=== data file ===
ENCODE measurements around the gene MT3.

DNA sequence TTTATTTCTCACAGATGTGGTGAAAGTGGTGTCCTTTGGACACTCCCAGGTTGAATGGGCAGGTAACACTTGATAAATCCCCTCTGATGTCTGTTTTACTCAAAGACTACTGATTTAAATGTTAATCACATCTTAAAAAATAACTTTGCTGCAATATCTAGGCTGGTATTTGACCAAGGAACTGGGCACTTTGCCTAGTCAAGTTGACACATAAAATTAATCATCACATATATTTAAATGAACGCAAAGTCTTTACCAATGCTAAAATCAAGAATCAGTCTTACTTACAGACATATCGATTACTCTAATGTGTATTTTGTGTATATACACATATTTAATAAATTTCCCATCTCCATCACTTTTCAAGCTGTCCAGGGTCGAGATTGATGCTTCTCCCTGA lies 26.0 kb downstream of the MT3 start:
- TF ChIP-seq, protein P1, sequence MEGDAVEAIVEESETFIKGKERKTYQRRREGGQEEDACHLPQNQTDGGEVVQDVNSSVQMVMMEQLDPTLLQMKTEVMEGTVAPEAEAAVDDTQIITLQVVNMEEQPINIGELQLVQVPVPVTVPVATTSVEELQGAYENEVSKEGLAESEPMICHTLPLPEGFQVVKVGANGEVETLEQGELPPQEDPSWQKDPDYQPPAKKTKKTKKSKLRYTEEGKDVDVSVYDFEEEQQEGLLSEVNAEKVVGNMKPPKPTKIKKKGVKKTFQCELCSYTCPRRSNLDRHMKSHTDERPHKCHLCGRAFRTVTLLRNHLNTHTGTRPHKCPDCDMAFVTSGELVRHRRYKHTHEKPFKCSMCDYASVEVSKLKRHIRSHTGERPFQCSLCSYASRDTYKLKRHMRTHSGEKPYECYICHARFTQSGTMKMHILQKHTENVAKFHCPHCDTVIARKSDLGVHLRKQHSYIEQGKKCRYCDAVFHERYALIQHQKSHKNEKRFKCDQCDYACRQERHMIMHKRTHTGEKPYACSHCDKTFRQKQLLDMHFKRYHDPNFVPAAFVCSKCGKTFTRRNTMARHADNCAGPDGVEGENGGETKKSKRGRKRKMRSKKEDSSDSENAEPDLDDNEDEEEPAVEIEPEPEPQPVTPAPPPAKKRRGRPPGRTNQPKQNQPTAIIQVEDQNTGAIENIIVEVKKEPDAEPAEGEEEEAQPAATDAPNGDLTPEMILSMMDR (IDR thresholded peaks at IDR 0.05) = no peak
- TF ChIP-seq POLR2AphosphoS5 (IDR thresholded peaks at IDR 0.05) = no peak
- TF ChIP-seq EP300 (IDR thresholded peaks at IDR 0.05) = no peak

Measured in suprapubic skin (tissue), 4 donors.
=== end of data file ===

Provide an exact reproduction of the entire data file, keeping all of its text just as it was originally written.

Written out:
ENCODE measurements around the gene MT3.

DNA sequence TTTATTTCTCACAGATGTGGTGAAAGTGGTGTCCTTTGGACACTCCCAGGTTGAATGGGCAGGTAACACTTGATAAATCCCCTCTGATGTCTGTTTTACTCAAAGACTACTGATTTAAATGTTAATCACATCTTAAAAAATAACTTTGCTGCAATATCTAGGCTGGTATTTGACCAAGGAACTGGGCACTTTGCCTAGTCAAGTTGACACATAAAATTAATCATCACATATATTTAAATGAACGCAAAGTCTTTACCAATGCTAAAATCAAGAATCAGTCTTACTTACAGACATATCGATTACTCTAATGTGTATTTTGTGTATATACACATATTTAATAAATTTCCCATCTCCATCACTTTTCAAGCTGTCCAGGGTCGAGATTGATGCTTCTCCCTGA lies 26.0 kb downstream of the MT3 start:
- TF ChIP-seq, protein P1, sequence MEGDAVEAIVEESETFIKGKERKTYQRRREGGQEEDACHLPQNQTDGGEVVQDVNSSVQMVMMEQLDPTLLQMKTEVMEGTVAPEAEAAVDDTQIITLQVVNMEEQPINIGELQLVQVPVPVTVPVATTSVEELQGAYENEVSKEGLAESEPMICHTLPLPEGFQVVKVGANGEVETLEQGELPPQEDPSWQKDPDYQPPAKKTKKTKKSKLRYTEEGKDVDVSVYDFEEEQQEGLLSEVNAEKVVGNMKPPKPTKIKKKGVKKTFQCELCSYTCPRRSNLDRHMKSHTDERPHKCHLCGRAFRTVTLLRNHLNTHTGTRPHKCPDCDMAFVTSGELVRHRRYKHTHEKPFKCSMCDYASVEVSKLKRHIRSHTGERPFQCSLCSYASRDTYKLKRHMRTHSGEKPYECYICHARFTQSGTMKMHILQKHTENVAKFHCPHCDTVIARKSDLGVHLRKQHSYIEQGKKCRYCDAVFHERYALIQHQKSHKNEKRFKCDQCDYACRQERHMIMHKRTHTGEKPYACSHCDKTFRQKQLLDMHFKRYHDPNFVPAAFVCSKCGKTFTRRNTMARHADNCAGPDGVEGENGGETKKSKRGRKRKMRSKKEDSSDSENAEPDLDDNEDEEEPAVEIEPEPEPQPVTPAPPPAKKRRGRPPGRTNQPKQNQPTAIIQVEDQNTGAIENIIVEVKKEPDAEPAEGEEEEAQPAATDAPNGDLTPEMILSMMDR (IDR thresholded peaks at IDR 0.05) = no peak
- TF ChIP-seq POLR2AphosphoS5 (IDR thresholded peaks at IDR 0.05) = no peak
- TF ChIP-seq EP300 (IDR thresholded peaks at IDR 0.05) = no peak

Measured in suprapubic skin (tissue), 4 donors.